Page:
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Una publicación compartida de Juan Garaizabal (@juan_garaizabal) el

Needless to say, memory is one of Garaizabal’s key concepts. In his words, it is his raw material, but it is not memory for the sake of it: what inspires him the most is recovering forgotten times and spaces that had heroic features. That is, he wants to recover the adventurous aspects of history since for him recovering “is more than creating, I’m working with an energy that gets me, that already existed,” he says.
 

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He takes inspiration from architecture - Photo: Miranda Perea/EL UNIVERSAL in English
 

“At the end of the day when you are facing someone else’s adventure done in the past, you can approach it in different ways. You can be literal and try to do the same thing, but that is not an adventure anymore. Something that was an adventure needs to be recreated in an adventurous aspect, so what I like to do is to create something that is really challenging.”

For Juan Garaizabal, his role as an artist is to point out the previous existence of elements that inhabited cities, that were representative and special and in the process, he creates a dialogue between the past and the present that projects to the future and that makes people reconfigure the concept of their city and their history.

 
 
 
 

 
 
 
 
 
 
 
 
 
 
 

Una publicación compartida de Juan Garaizabal (@juan_garaizabal) el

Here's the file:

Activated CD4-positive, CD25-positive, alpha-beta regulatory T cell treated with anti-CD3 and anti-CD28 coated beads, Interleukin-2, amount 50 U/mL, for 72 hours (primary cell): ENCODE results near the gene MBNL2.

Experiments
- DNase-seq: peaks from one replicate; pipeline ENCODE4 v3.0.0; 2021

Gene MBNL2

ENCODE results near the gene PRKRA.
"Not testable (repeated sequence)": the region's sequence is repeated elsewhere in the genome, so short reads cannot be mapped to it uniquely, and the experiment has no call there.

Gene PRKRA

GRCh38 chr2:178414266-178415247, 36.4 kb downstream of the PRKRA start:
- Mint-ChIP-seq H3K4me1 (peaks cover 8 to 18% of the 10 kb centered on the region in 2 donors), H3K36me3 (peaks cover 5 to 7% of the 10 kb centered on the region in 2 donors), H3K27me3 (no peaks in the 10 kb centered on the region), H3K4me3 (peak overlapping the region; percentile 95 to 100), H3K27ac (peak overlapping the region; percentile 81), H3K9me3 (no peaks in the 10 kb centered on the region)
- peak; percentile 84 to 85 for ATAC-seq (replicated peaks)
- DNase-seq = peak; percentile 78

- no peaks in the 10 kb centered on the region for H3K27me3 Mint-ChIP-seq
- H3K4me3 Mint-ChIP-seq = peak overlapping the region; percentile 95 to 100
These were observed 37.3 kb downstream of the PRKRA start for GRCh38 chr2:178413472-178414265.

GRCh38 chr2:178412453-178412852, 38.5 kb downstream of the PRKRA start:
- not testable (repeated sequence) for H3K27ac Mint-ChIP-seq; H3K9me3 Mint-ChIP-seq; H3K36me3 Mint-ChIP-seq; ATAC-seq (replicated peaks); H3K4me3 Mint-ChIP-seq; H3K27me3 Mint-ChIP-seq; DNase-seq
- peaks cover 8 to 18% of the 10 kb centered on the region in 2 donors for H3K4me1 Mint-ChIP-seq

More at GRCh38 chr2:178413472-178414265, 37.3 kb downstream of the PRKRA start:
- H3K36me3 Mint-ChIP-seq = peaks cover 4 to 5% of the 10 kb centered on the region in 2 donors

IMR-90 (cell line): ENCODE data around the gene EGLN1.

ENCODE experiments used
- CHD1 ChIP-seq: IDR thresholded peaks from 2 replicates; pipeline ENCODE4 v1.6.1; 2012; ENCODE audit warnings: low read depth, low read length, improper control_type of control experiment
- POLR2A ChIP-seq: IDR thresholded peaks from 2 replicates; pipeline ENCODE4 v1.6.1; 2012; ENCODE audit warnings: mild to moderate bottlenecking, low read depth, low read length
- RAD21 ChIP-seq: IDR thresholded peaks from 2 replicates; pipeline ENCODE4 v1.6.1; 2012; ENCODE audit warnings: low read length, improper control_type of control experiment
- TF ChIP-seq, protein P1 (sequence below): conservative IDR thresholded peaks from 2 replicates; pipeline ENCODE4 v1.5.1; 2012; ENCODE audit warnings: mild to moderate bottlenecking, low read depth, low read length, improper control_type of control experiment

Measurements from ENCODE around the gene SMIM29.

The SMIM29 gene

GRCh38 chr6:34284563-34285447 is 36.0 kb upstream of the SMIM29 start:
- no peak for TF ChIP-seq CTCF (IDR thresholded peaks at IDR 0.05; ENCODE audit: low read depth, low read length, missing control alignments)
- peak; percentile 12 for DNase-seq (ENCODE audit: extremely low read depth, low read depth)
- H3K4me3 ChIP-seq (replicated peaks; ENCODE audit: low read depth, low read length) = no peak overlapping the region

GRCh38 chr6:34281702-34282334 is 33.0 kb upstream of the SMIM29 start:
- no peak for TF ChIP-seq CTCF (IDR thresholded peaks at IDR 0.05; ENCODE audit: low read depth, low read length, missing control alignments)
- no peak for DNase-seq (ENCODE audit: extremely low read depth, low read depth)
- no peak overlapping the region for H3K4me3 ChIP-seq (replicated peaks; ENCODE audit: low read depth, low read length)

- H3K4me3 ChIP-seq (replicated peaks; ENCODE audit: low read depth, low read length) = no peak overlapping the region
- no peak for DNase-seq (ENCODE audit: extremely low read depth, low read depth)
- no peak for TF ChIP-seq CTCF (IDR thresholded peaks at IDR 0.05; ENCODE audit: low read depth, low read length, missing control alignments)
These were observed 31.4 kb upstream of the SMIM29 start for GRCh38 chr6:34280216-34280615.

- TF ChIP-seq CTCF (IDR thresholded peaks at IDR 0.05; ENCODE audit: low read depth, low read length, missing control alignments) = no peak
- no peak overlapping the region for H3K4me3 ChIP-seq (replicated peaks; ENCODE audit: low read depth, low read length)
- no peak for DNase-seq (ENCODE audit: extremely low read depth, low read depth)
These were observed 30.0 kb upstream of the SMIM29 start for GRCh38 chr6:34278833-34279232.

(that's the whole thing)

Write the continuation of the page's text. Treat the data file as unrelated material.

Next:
In accordance with his graphic language full of lines, Garaizabal’s sculptures intend to convey the maximum amount of feeling with the minimum and so his fixation with fragments can be understood for he regards them as the minimum expression of architecture, one of his biggest inspirations, “I spend my whole life looking at cities. I like to walk and think about their evolution; I want to know what it was like before. It is a natural trend of myself.”
 

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The Spanish artist also creates smaller sculptures - Photo: Miranda Perea/EL UNIVERSAL in English
 

Therefore, the tridimensional quality of sculpture provides him the necessary freedom to reconfigure public spaces through their own history. Since sculptures are surrounded in many ways, he thinks that they allow the creation of new spaces as well as promoting reinterpretation from memory.

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But how to choose between small and monumental objects to represent through his art when there are so many things worth remembering? Garaizabal says that it is like love, “How is it that you choose someone? Because you suddenly think it has special elements that really touch you and you identify yourself with that thing. Sometimes it’s myself in a completely individual way but I also participate in a lot of debates so I’m open to receiving any kind of ideas. You learn a lot by allowing people to be part of your project and give their opinion; everyone has a lot to give.”
 

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Garaizabal's language is based on main lines - Photo: Miranda Perea/EL UNIVERSAL in English
 

In his 2007 artistic manifesto, Juan Garaizabal asserts that time does not exist, that “the only reality are the extraordinary happenings that have or will occur in one place” and in this regard, he told EL UNIVERSAL in English that the way he sees time is exactly the same way he sees love: “You can spend 100 years with someone but typically there are particular moments that justify your love.” Time does not exist for this conceptual artist because he does not measure it in a linear way, “Imagine that this is a place that is completely average; imagine that the great Aztec empire existed here. For me, that thing exists, will always exist, and this place is nothing because only the extraordinary things that happen really have the right to be forever.”

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Una publicación compartida de Juan Garaizabal (@juan_garaizabal) el